The Voice referendum is not about Labor vs Liberal. It is not about left or right. It is about right and wrong.
Do Indigenous Australians deserve to finally be recognised in the Constitution from which they were excluded in 1901, through having an advisory Voice in their affairs? Not a veto; just an advisory Voice.
This is the Yes/No question – the moral question – every Australian must answer. Many right-leaning Australians are voting Yes.
NSW Liberal leader and barrister, Mark Speakman, recently confirmed his support. Echoing the Solicitor-General, Speakman endorsed the Voice constitutional amendment as an “enhancement” of Australia’s democracy that will enable better practical results.
“Working in closer partnership with Indigenous Australians – and elevating it by embedding it in the Constitution – offers a better chance of ‘Closing The Gap’,” Speakman said.
Speakman is an experienced Senior Counsel, and he is right. A Yes vote will create a national, constitutional commitment to partnership, dialogue and listening in Indigenous affairs.
This would be a national commitment to mutual respect and mutual responsibility – to a shared, united effort to close the gap.
As Liberal MP Julian Leeser pointed out at a Sydney event recently, the Voice referendum’s focus on practical results epitomises the ‘practical reconciliation’ John Howard championed. Giving Indigenous communities a guaranteed Voice in laws and policies made about them will empower their “right to take responsibility” in their own affairs, as Indigenous leader Noel Pearson has said.
In asking for a Voice, Indigenous communities are seeking shared responsibility in the development of solutions to the challenges they face – and therefore shared responsibility for outcomes.
This resonates with liberal and conservative values. It is why principled Liberals, like Speakman, Matt Kean, Tasmanian Premier Jeremy Rockliff and federal parliamentarians Leeser, Andrew Bragg and Bridget Archer (among many others) are declaring support.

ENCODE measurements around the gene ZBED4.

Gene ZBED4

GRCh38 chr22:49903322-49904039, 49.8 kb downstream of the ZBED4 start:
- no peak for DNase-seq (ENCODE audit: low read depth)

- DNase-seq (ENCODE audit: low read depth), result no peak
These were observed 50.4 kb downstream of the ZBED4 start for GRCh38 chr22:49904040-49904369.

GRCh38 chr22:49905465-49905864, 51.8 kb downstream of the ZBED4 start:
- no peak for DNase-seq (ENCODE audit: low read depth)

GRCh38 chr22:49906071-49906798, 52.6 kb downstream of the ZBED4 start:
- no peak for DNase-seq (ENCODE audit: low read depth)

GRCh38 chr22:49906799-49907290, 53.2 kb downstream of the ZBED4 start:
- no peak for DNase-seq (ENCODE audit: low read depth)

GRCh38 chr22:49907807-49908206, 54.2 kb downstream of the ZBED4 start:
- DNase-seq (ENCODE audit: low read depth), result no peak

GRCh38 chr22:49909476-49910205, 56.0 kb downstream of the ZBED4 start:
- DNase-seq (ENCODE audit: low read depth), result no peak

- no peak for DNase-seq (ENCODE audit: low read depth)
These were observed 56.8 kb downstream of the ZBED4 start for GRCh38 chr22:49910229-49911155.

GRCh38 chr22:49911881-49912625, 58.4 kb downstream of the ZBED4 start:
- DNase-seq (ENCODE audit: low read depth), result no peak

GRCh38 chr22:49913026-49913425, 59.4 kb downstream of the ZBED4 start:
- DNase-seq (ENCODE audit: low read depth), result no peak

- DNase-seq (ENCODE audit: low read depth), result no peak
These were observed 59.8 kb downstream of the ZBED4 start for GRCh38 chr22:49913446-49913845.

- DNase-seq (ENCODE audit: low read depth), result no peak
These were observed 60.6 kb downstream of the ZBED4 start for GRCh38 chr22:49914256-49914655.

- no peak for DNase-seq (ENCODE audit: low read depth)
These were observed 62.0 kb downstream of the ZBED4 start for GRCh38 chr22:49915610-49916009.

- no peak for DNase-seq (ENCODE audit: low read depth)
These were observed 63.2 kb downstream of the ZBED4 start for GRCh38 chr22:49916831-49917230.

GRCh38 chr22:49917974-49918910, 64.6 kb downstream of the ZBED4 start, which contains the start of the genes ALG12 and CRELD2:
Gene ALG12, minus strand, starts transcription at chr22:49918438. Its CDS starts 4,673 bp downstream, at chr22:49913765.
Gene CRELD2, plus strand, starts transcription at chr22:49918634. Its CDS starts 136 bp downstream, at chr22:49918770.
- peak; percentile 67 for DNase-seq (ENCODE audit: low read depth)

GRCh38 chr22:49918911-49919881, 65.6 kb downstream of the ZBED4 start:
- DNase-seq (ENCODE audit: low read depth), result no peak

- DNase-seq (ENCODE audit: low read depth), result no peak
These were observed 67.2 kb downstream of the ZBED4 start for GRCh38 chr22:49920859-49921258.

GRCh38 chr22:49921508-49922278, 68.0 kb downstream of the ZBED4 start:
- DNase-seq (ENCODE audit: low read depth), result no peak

A Yes vote would correct a great historic wrong. Indigenous Australians have lived on this continent for over 60,000 years, but no Indigenous representatives were included in the Constitutional Conventions that founded that nation. They had no say. As a result, the Constitution of 1901 contained clauses explicitly excluding them. It created a top-down power relationship with Indigenous peoples, which flowed into laws and policies made about them.
There were laws denying Indigenous people the vote in some jurisdictions, right up until the 60s.
There were policies withholding Indigenous wages for their hard work, controlling where they could live and who they could marry, banning their languages from being spoken, and denying their property rights.
Though most of that harsh discrimination is past, the top-down dynamic continues today.
The Productivity Commission’s review of Closing The Gap echoes what Indigenous people have been telling us for years: Australia is failing to close the gap because politicians and bureaucrats don’t listen to Indigenous communities. They don’t partner with Indigenous communities.
Governments still think they know best, so despite good will and money spent the gap is getting wider, not narrower.
A constitutionally guaranteed Voice is urgently needed because Canberra politicians – whether
Indigenous or non-Indigenous, whether Labor, Liberal, Greens or One Nation – often don’t hear or understand the local needs and priorities of Indigenous communities out at Alice Springs, Aurukun, Hopevale, Fitzroy Crossing or Wadeye.
A Voice is about recognising and empowering the Wik people, the Yolngu people, the Yorta Yorta people, the Arrernte people and so on – to take greater responsibility in their affairs.
It is about enabling local solutions to local problems, and local responsibility for local outcomes, rather than top-down solutions imposed from Canberra that fail time and again.
This referendum is about recognising Indigenous people in a way that embeds principles of partnership and responsibility into Indigenous affairs.
It is about listening, dialogue, mutual respect and shared responsibility.
The top-down approach has failed. It’s time to let Indigenous people have a say in policy decisions made about them.
Originally published by Shireen Morris in the Weekly Times, 20 September 2023